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How Valuable Is Your Company’s Data?

Companies are amassing tremendous volumes of data, which they consider their greatest asset, or at least one of their greatest assets. Yet, few business leaders can articulate what their company’s data is worth.

Successful data-driven digital natives understand the value of their data and their valuations depend on sound applications of that data. Increasingly venture capitalists, financial analysts and board members will expect startup, public company and other organizational leaders to explain the value of their data in terms of opportunities, top-line growth, bottom line improvement and risks.

For example, venture capital firm Mercury Fund recently analyzed SaaS startup valuations based on market data that its team has observed. According to Managing Director Aziz Gilani, the team confirmed that SaaS company valuations, which range from 5x to 11x revenue, depend on the underlying metrics of the company. The variable that determines whether those companies land in the top or bottom half of the spectrum is the company’s annual recurring revenue (ARR) growth rate, which reflects how well a company understands its customers.

Mercury Fund’s most successful companies scrutinize their unit economics “under a microscope” to optimize customer interactions in a capital-efficient manner and maximize their revenue growth rates.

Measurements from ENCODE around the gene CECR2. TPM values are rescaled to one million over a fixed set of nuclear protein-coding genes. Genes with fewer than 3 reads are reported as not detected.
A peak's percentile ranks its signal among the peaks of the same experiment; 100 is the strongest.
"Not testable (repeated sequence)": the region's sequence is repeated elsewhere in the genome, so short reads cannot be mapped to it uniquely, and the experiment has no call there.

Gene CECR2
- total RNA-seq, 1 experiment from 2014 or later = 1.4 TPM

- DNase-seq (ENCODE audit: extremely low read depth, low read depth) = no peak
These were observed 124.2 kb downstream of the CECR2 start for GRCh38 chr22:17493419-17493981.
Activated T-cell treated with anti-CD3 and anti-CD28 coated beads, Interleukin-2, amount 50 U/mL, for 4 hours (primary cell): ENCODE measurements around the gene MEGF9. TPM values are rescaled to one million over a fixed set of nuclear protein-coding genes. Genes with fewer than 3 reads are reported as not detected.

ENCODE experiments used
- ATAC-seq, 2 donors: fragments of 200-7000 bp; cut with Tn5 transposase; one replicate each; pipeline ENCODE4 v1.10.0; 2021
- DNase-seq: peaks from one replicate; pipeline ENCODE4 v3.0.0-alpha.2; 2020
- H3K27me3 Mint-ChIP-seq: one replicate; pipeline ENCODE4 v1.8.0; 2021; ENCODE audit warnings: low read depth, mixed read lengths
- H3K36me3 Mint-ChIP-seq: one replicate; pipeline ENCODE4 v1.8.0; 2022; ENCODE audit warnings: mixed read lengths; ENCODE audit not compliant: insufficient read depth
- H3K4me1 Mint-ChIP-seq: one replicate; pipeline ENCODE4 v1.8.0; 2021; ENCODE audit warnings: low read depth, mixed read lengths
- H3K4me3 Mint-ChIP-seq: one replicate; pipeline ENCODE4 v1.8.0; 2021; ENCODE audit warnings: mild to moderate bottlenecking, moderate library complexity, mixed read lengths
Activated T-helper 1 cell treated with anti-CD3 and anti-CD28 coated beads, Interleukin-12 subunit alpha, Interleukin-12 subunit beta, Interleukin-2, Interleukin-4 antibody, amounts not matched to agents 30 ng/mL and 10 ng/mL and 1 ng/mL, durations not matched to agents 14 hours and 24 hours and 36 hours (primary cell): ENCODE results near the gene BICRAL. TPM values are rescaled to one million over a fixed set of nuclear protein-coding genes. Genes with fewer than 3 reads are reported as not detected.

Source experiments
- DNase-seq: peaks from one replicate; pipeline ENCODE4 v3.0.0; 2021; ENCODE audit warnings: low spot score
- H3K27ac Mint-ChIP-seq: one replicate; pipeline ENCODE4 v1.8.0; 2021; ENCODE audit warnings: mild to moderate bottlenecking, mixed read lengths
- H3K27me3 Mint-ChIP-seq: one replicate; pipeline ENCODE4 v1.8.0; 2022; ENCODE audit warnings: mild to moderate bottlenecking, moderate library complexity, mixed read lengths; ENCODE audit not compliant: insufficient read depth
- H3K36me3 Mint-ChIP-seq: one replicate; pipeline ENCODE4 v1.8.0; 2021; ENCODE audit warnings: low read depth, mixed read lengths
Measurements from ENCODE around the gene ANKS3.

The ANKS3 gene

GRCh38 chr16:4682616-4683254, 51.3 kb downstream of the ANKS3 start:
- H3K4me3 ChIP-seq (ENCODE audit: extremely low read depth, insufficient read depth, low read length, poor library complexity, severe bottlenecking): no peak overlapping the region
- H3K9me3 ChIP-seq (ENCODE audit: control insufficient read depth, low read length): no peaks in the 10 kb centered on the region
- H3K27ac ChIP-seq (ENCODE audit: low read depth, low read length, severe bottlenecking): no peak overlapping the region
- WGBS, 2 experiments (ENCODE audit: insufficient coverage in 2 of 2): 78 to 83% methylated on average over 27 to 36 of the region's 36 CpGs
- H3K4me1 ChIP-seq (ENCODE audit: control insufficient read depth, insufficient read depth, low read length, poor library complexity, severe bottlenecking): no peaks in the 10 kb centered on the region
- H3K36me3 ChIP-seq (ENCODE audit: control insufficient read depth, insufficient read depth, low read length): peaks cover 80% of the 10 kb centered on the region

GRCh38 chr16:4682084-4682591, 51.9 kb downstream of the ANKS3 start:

For other companies, the calculus is not so straightforward and, in fact, it’s very complicated.

Direct value

When business leaders and managers ponder the value of data, their first thought is direct monetization which means selling data they have.

“[I]t’s a question of the holy grail because we know we have a lot of data,” said David Schatsky, managing director at Deloitte. “[The first thought is] let’s go off and monetize it, but they have to ask themselves the fundamental questions right now of how they’re going to use it: How much data do they have? Can they get at it? And, can they use it in the way they have in mind?”

Data-driven digital natives have a better handle on the value of their data than the typical enterprise because their business models depend on collecting data, analyzing that data and then monetizing it. Usually, considerable testing is involved to understand the market’s perception of value, although a shortcut is to observe how similar companies are pricing their data.

“As best as I can tell, there’s no manual on how to value data but there are indirect methods. For example, if you’re doing deep learning and you need labeled training data, you might go to a company like CrowdFlower and they’d create the labeled dataset and then you’d get some idea of how much that type of data is worth,” said Ben Lorica, chief data officer at O’Reilly Media. “The other thing to look at is the valuation of startups that are valued highly because of their data.”